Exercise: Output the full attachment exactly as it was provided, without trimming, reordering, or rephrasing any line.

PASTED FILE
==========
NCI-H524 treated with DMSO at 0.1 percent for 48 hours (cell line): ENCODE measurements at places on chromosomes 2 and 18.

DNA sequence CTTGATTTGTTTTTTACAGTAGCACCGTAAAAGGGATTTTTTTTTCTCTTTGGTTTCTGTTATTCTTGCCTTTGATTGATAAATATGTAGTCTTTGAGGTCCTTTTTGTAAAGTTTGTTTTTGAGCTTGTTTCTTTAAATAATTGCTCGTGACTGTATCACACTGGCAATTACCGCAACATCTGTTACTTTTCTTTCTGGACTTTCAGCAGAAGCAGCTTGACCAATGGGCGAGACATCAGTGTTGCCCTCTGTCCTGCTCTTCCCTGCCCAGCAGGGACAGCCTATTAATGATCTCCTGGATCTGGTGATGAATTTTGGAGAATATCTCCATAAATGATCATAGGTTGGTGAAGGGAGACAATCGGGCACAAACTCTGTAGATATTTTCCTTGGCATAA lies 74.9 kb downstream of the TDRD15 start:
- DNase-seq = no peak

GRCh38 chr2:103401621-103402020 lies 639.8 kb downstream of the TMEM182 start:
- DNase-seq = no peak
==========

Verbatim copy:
NCI-H524 treated with DMSO at 0.1 percent for 48 hours (cell line): ENCODE measurements at places on chromosomes 2 and 18.

DNA sequence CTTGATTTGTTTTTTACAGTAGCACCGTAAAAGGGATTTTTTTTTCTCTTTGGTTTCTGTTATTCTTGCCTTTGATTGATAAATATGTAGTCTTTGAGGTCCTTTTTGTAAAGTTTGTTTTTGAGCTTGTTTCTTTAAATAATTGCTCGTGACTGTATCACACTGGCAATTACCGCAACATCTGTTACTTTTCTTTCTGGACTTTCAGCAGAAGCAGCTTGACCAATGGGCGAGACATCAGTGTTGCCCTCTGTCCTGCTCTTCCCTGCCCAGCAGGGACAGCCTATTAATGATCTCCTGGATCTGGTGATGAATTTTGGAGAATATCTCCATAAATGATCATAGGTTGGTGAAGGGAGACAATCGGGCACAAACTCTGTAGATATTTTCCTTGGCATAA lies 74.9 kb downstream of the TDRD15 start:
- DNase-seq = no peak

GRCh38 chr2:103401621-103402020 lies 639.8 kb downstream of the TMEM182 start:
- DNase-seq = no peak